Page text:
With reference now to the drawings, and in particular to FIGS. 1-3 thereof, a new child finder embodying the principles and concepts of the present invention and generally designated by the reference numeral 10 will be described.
More specifically, it will be noted that the child finder 10, in the embodiment shown in FIG. 1, is concealingly mounted within a conventional wrist watch 12 and employs an on/off activation switch 14 mounted on a bottom surface 16 of the watch. While the child finder transmitter 10 is concealed in a watch 12 in this embodiment, it is to be understood that virtually any form or type of jewelry could be utilized to similarly conceal a transmitter, to include bracelets, necklaces, rings, etc. As such, all types of jewelry and other body worn decorative or utilitarian devices are within the intent and purview of the present invention, and all such devices are intended to be encompassed by the language of the claims appended hereto.
FIG. 2 of the drawings particularly illustrates novel details of the activation switch 14 which is also shown in FIGS. 1 and 3. In this respect, the watch 12 will include an outer casing 18 which is formed of a first electrically conductive material and an inner casing 20 which is also formed of an electrically conductive material and which is normally insulated from the outer case whereby no electrical communication exists therebetween.
The switch 14 further includes a cylindrically shaped push button 22 which is formed from an electrically conductive material and which is normally in an outer protruding position, as illustrated in FIG. 2, due to the spring biasing force supplied by a non-electrically conductive compression spring 24 positioned between the inner casing 20 and a lip 26 forming a part of the push button 22. The push button 22 is also provided with a flat electrical contact surface 28 which is abuttable with a second electrical contact surface 30 that is in electrical communication with the inner casing 20. When the electrical contact surfaces 28, 30 are not in electrical communication, an electrical circuit 32 is open whereby no electrical power is delivered from a battery 34 to a miniaturized emergency transmitter 36 concealed within the watch 12. When the push button 22 is depressed, as shown in FIG. 3 and as occasioned by a wearing of the watch 12 around the wrist of a child, the spring 24 is compressed whereby the electrical contact surfaces 28, 30 are brought into electrical communication, thereby closing the electrical circuit 32 and activating the miniature transmitter 36. The miniature transmitter 36 can then continually transmit a monitoring signal to a conventional receiver circuit, an example of which is illustrated in FIG. 7. As such, the transmitter 36 receives electrical power only during those times that the watch 12 is being worn by a child. When the child is not being monitored, the watch can be removed from the child's wrist and electrical power to the miniature transmitter 36 will automatically be shut off, thereby conserving the energy of the battery 34 until it is again needed.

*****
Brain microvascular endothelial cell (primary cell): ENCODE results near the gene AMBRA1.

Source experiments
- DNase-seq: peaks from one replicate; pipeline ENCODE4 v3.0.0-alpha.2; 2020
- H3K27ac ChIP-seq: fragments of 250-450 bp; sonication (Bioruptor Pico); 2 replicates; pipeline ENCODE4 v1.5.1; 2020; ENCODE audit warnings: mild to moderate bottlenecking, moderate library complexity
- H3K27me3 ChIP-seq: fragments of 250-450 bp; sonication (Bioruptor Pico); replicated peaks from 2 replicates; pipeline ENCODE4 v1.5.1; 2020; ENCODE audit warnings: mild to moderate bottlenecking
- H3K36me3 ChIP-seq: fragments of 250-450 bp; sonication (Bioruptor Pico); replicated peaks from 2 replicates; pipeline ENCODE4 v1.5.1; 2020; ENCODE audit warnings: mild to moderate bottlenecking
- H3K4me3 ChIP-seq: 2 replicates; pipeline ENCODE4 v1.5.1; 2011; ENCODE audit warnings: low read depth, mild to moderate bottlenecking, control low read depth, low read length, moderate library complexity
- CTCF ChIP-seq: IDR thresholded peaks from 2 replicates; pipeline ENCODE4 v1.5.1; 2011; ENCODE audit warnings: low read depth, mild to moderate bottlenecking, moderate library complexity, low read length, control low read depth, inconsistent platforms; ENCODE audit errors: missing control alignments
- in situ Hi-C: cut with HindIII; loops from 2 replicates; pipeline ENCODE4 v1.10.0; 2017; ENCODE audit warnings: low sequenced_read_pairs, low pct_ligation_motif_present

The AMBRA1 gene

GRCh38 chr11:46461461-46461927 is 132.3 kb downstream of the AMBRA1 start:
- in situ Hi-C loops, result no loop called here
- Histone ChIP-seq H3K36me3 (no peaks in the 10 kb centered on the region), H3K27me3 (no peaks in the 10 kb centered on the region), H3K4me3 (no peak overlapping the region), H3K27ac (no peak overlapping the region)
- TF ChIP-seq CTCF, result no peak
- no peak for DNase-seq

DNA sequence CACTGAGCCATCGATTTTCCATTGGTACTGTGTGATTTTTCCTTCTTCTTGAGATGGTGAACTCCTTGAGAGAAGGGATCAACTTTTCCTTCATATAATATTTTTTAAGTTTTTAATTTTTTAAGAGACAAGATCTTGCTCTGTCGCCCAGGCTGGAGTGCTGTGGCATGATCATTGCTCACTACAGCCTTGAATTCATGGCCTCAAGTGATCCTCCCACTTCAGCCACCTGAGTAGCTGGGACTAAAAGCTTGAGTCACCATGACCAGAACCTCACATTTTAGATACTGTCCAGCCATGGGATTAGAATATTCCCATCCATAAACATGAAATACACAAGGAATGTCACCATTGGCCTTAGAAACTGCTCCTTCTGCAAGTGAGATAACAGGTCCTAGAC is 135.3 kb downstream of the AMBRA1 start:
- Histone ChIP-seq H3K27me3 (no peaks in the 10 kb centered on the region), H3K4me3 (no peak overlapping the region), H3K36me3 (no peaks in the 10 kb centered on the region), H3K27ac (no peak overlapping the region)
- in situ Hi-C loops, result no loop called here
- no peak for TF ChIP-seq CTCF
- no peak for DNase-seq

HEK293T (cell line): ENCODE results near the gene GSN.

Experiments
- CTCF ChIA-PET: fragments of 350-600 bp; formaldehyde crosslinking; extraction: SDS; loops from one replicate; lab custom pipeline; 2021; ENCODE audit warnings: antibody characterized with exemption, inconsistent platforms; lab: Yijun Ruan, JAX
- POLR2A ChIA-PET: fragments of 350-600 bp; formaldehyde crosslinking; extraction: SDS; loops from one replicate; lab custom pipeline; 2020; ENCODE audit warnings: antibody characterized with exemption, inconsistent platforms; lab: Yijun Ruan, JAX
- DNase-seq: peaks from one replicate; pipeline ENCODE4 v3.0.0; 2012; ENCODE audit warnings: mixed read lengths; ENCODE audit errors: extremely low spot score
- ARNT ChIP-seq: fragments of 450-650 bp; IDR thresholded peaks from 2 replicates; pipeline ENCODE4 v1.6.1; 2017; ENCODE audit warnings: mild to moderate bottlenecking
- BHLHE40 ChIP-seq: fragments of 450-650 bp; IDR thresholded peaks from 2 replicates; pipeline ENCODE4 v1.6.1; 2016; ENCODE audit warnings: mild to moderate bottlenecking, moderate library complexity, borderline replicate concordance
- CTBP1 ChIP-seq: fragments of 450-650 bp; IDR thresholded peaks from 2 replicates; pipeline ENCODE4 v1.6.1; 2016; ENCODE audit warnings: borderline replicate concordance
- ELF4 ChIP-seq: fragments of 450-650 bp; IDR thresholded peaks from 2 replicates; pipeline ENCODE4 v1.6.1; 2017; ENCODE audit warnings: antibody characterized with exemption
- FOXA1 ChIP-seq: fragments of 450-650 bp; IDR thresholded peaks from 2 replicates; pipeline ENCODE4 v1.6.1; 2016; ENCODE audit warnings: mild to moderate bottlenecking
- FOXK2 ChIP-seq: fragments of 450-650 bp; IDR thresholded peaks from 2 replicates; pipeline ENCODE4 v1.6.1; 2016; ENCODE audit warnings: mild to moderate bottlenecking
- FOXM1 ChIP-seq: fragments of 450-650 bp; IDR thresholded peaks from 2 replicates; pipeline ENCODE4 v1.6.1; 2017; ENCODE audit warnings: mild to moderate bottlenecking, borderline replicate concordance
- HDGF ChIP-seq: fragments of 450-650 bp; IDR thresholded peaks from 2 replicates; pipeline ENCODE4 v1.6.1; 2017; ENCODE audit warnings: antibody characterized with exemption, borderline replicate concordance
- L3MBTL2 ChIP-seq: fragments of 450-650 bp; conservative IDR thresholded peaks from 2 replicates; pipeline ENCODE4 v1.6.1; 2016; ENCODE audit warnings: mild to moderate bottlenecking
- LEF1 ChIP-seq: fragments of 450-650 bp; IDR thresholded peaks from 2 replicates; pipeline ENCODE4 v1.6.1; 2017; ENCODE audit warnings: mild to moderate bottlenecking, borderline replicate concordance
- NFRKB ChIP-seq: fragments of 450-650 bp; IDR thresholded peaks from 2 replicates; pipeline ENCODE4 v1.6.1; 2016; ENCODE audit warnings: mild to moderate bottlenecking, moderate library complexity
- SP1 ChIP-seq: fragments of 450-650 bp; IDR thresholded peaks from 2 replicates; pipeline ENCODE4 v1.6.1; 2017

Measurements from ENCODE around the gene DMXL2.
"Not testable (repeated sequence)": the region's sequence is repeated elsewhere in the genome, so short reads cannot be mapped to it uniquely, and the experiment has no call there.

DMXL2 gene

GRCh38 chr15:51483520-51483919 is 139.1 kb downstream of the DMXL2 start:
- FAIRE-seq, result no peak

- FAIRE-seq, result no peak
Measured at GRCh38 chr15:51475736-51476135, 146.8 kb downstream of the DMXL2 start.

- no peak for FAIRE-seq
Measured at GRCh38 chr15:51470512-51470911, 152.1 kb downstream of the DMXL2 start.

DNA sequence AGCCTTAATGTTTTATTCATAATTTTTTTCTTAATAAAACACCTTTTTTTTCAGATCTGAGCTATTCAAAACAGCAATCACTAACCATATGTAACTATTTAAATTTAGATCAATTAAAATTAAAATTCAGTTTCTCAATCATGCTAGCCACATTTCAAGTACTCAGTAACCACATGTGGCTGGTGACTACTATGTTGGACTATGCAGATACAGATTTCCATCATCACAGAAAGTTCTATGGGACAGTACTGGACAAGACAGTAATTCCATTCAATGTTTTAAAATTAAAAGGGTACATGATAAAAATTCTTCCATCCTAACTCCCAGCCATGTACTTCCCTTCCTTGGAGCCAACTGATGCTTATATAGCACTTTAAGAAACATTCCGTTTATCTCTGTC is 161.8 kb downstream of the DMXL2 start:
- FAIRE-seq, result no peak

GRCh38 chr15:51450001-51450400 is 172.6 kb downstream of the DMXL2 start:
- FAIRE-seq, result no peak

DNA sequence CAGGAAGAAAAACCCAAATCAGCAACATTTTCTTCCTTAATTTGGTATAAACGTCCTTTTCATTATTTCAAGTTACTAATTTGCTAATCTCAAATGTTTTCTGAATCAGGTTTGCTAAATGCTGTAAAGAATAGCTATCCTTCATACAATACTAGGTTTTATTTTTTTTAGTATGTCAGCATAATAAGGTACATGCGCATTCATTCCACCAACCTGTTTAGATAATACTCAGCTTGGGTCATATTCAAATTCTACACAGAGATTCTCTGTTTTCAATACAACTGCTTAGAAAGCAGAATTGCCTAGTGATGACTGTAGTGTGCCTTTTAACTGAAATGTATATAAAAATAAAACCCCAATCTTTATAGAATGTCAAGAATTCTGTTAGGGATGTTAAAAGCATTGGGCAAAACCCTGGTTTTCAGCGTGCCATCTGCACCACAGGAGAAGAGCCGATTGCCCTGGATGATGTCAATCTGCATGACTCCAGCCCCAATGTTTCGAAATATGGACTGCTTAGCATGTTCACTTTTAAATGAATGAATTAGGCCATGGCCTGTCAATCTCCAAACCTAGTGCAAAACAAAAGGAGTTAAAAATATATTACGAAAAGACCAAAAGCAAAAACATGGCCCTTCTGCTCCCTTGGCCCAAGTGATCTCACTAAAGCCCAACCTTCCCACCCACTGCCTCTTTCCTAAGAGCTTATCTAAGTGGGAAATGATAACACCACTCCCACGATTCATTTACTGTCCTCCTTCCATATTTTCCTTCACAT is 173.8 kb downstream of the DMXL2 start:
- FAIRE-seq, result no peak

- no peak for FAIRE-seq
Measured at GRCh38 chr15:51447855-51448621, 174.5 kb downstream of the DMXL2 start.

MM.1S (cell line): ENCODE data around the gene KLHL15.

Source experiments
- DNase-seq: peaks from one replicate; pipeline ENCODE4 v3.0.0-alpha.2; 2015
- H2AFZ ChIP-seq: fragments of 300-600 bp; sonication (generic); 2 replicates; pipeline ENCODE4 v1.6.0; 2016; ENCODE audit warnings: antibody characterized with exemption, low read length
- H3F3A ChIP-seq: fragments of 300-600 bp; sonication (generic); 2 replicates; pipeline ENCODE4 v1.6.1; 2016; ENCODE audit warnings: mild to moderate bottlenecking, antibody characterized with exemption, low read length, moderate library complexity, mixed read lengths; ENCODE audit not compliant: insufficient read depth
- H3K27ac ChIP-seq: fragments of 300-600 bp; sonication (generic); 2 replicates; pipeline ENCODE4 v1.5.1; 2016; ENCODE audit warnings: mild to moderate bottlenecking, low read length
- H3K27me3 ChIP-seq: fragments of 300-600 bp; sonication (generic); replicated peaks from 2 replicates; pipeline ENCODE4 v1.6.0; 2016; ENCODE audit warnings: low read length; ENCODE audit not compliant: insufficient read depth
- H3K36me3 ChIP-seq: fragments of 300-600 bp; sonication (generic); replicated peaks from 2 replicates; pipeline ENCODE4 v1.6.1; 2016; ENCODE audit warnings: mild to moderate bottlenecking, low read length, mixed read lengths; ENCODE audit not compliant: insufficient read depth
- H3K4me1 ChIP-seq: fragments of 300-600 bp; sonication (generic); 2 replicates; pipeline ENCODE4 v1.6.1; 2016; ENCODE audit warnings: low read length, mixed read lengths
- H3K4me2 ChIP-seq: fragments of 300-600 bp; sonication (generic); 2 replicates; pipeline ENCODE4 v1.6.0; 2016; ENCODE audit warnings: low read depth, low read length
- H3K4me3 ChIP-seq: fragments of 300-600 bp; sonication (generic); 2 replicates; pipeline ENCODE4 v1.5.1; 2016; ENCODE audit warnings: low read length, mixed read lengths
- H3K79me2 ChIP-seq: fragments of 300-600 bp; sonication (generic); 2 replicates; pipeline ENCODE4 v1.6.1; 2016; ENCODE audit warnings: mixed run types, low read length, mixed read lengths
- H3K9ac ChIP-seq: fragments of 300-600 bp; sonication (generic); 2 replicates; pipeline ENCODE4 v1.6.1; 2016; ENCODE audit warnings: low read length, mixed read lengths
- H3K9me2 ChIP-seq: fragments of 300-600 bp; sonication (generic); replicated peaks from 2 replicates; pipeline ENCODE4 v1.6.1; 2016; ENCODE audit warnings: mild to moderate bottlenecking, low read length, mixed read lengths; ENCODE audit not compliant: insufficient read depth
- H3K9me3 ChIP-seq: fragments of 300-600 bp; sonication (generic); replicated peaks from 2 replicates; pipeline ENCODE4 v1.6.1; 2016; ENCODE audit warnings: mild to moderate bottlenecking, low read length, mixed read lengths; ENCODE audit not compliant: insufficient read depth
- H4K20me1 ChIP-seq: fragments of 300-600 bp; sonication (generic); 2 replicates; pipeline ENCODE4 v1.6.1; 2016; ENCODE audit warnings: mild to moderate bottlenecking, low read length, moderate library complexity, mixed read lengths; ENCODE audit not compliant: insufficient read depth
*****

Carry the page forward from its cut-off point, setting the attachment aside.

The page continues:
FIGS. 4, 5 and 6 illustrate a second embodiment of activation switch which is designated by the reference numeral 38. Recognizing the fact that the transmitter 36 may be carried in a loosely worn watch 12, the switch 14, as priorly discussed, may slightly protrude outwardly of the casing 18 whereby the electrical contact surfaces 28, 30 temporarily disengage or remain permanently disengaged, thereby resulting in an undesired deactivation of the transmitter 36. To eliminate this eventuality, a modified push button 40 includes an electrical contact surface 42 having a deep groove 44 integrally formed therein. At one end of the groove 44, a flexible metallic spring finger 46, having a curvilinearly shaped upper contact surface 48 may be fixedly secured therein by some conventional means of attachment, such as by welding or the like.